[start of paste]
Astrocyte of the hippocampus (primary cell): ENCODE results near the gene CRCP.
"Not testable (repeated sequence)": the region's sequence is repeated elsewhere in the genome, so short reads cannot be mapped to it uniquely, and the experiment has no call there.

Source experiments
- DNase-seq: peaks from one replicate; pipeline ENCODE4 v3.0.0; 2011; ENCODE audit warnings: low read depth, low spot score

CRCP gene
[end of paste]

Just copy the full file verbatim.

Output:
Astrocyte of the hippocampus (primary cell): ENCODE results near the gene CRCP.
"Not testable (repeated sequence)": the region's sequence is repeated elsewhere in the genome, so short reads cannot be mapped to it uniquely, and the experiment has no call there.

Source experiments
- DNase-seq: peaks from one replicate; pipeline ENCODE4 v3.0.0; 2011; ENCODE audit warnings: low read depth, low spot score

CRCP gene